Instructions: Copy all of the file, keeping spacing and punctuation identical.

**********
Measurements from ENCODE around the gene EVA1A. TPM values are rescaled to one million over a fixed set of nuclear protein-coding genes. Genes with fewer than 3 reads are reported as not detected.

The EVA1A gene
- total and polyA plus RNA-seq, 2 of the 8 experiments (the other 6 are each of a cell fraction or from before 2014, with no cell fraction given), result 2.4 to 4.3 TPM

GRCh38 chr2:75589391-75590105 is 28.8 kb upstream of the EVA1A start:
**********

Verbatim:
Measurements from ENCODE around the gene EVA1A. TPM values are rescaled to one million over a fixed set of nuclear protein-coding genes. Genes with fewer than 3 reads are reported as not detected.

The EVA1A gene
- total and polyA plus RNA-seq, 2 of the 8 experiments (the other 6 are each of a cell fraction or from before 2014, with no cell fraction given), result 2.4 to 4.3 TPM

GRCh38 chr2:75589391-75590105 is 28.8 kb upstream of the EVA1A start: